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Homeowners insurance is getting more expensive in Texas.

Tough times for the Commissioner

One of the most important lessons of the last two years is that having regulators in place does not mean having consumer safety. Wherever you look from the failure of the SEC to police the banking industry, to the failure of the FDA to keep food and drugs safe, to the failure of the Minerals Management Service to prevent the oil disaster in the Gulf of Mexico, it's clear the regulators have been asleep at the wheel of a Toyota car speeding out of control thanks to the National Highway Traffic Safety Administration. It does not matter who you want to blame: the politicians who take the money of business and industry to pay for their expensive election campaigns, the leaders of business and industry who want the maximum profit with no accountability, or the regulators who sit in the middle and hope no one will notice they do nothing. The result has been a catastrophic series of failures. And who gets to pick up the bill? Why taxpayers and consumers, of course. Tax revenues are used to bail out the companies too big to be allowed to fail, and everyone who buys goods and services gets to pay a little more every year in prices to keep the wheels well greased.

Why are we thinking about this right now? Well, every US state has a department or office of insurance run by a Commissioner who is supposed to protect our interests. In some states where the political wind blows more to the left, the Commissioners can be crusaders who protect our interests. But in states where the political wind blows to the right, the lawmakers pass weak regulations and fail to back-up the regulators who might want to "do something". A classic example of the problem can be seen in Texas where the Commissioner has been fighting a losing battle with the insurance industry in general and State Farm in particular.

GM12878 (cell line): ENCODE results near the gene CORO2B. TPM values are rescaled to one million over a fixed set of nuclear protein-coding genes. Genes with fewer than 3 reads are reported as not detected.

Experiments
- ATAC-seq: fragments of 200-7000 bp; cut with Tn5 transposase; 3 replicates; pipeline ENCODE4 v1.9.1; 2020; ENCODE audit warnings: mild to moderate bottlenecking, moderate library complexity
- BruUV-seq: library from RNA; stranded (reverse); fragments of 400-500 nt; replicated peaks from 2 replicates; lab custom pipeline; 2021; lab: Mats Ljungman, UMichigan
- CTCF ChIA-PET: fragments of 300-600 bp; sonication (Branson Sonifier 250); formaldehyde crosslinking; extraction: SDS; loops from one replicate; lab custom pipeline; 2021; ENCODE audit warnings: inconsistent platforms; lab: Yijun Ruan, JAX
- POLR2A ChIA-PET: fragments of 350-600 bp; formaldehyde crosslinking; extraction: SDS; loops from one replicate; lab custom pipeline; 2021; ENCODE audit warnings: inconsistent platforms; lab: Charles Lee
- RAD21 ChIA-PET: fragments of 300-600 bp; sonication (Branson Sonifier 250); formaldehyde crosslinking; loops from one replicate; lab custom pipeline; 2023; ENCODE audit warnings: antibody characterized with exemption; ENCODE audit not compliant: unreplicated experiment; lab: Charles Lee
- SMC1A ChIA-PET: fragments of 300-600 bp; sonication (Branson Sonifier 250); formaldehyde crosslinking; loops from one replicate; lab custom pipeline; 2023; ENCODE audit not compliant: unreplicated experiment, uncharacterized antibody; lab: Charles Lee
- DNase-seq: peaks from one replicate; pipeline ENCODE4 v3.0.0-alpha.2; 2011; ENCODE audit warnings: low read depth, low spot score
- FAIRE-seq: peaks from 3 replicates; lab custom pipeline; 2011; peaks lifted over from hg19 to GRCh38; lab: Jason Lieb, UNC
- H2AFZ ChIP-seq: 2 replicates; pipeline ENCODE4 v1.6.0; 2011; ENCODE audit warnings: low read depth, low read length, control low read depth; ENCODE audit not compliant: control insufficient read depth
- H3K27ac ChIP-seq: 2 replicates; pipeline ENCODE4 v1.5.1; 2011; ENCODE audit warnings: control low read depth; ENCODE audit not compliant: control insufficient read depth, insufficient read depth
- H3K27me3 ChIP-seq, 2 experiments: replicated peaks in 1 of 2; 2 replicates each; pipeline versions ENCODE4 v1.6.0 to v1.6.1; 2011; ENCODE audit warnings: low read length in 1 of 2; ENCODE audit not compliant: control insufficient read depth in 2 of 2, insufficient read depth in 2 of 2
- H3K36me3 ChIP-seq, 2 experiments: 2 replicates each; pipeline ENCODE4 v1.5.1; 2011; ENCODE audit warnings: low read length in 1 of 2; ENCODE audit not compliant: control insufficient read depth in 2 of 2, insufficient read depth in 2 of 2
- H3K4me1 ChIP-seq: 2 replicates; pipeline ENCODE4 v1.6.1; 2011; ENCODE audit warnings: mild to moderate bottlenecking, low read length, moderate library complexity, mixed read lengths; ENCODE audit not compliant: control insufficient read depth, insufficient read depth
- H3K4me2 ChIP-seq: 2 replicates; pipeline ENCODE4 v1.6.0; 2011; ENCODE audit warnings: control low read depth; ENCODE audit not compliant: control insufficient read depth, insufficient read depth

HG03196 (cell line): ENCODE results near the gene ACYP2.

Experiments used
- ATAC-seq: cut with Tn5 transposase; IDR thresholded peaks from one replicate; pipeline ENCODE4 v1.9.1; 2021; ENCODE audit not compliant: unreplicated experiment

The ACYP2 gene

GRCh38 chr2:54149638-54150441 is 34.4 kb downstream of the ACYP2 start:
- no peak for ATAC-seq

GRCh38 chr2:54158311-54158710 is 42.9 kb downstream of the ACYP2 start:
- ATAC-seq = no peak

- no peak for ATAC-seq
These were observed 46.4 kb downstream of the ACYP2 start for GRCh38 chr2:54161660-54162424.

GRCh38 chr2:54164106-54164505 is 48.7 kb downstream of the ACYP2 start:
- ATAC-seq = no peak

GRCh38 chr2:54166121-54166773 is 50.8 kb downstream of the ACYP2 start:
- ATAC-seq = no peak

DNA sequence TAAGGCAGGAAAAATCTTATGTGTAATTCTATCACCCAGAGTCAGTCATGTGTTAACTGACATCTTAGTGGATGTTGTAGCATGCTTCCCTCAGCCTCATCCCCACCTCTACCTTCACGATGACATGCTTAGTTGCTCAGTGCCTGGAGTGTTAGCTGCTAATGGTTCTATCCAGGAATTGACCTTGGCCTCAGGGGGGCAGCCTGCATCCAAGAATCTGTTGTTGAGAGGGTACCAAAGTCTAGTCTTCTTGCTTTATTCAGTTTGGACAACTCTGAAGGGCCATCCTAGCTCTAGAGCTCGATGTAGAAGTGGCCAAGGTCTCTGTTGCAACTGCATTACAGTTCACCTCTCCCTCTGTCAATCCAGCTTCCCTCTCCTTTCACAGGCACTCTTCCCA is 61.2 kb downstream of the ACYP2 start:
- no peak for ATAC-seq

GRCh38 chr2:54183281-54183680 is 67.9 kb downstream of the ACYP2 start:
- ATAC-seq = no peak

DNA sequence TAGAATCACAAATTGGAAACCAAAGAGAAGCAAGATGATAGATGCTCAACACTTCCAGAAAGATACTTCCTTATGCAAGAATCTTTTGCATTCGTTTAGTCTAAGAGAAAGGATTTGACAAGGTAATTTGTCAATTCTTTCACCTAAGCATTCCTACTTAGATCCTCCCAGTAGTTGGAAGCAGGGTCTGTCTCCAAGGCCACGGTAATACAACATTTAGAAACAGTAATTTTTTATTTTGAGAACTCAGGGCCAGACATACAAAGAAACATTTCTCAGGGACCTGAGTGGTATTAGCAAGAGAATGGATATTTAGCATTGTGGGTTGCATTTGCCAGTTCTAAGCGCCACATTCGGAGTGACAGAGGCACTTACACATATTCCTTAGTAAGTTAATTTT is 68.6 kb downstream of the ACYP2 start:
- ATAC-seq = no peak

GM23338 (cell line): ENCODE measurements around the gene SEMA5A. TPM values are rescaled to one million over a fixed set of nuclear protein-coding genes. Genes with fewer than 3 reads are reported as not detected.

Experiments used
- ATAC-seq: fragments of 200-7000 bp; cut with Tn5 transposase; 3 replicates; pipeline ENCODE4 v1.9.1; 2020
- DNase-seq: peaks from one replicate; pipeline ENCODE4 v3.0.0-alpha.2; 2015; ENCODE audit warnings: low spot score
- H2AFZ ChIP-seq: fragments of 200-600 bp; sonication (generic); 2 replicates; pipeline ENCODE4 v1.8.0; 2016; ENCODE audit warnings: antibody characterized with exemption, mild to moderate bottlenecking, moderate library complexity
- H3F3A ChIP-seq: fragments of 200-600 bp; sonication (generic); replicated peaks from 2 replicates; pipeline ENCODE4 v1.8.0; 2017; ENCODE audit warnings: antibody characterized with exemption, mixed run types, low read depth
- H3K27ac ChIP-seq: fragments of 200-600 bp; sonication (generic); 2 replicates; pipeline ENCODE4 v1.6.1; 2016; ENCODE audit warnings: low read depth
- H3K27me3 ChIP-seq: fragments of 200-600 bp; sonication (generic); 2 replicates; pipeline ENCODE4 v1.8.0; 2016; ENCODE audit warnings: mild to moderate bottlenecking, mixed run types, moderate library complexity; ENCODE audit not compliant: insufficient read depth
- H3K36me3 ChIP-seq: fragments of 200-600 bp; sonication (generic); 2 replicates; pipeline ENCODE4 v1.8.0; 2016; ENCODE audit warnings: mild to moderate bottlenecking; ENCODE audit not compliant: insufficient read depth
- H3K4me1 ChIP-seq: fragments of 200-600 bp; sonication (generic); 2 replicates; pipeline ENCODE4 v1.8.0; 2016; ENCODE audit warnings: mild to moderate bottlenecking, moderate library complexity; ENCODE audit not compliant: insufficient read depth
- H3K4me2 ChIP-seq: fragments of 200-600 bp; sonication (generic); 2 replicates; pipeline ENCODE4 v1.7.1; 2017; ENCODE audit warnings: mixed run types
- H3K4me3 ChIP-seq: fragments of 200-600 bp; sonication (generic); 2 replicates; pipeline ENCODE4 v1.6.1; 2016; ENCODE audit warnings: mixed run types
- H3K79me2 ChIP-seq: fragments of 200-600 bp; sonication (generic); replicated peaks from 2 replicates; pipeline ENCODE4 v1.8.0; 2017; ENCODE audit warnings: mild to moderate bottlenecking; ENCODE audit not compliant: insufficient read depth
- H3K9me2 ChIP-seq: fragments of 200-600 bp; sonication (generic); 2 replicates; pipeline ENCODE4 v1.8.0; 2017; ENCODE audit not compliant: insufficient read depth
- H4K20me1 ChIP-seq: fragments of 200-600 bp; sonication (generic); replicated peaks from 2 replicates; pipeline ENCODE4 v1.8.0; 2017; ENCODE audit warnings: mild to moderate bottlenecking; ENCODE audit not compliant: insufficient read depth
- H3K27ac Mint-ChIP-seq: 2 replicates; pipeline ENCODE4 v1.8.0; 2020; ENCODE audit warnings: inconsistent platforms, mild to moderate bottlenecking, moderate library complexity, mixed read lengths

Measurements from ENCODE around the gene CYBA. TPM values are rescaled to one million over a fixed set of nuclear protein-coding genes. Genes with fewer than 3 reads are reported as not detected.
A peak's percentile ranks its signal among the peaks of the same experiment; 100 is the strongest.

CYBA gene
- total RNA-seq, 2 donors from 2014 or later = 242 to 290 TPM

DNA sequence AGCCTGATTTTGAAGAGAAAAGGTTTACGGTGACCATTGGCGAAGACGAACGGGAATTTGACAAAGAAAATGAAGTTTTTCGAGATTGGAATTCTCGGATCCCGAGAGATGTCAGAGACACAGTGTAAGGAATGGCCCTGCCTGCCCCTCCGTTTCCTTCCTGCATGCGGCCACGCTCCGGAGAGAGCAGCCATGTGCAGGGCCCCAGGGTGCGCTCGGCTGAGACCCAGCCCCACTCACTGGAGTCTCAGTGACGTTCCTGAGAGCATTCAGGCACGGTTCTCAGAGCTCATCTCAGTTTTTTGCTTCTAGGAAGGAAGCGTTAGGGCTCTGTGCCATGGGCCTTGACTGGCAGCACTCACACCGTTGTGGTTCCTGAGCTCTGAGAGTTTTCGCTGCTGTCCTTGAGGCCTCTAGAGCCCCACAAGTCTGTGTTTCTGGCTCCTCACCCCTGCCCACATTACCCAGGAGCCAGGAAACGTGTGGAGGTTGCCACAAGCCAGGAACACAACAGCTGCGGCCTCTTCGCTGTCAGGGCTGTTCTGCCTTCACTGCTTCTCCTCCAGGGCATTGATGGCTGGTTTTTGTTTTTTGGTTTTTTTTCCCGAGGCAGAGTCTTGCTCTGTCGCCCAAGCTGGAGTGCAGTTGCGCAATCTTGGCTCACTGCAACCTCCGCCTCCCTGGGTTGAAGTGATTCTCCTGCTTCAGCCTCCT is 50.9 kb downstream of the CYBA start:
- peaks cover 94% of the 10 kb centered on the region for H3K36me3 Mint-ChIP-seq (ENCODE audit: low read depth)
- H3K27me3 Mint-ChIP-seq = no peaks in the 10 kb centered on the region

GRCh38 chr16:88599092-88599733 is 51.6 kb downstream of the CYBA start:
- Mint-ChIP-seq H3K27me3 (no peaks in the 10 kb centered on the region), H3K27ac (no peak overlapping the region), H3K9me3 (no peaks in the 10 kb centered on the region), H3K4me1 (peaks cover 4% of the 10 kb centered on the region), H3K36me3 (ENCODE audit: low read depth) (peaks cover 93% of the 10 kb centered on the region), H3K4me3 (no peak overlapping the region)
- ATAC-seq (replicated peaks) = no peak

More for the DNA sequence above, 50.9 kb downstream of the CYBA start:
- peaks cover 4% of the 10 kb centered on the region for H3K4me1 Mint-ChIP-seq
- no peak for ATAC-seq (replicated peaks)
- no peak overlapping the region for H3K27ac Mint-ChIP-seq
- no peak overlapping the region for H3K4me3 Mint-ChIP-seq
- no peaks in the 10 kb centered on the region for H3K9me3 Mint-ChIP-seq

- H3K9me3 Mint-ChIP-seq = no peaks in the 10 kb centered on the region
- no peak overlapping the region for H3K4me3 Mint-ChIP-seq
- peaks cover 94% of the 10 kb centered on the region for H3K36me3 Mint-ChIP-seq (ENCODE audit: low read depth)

State Farm submitted rate plans announcing its intention to raise premium rates by 13%. The reality has proved rather different with some ZIP codes seeing hikes of up to 39%. Not surprisingly, the Commissioner is angry and has posted a lot of the correspondence on the state website. It seems State Farm thought the 13% increase was justified because of rising costs in the building industry for both materials and labor. It was also concerned this year might see more hurricanes, tornadoes and hailstorms. The Commissioner is also telling State Farm policy holders where to find cheaper coverage. He is fighting what he terms the insurer's deceptions and misstatements. Even the lawmakers have become concerned as Texas now has the second highest average rates in the US for homeowners insurance cover. They are actually talking about giving the Commissioner the power to refuse premium increases!

Let's be clear. There is nothing wrong with an insurance company increasing its rates to cover rising costs. If it believes there will be more losses in the next year, it can raise rates. But State Farm has crossed a line in Texas and even a GOP state can fight back when the electorate starts to complain. As it stands, if you live in Texas, you should check out the Commissioner's website at Texas Department of Insurance for the latest information on the State Farm situation. You should also get the maximum possible number of homeowners insurance quotes to find cheaper alternatives to the State Farm policies.

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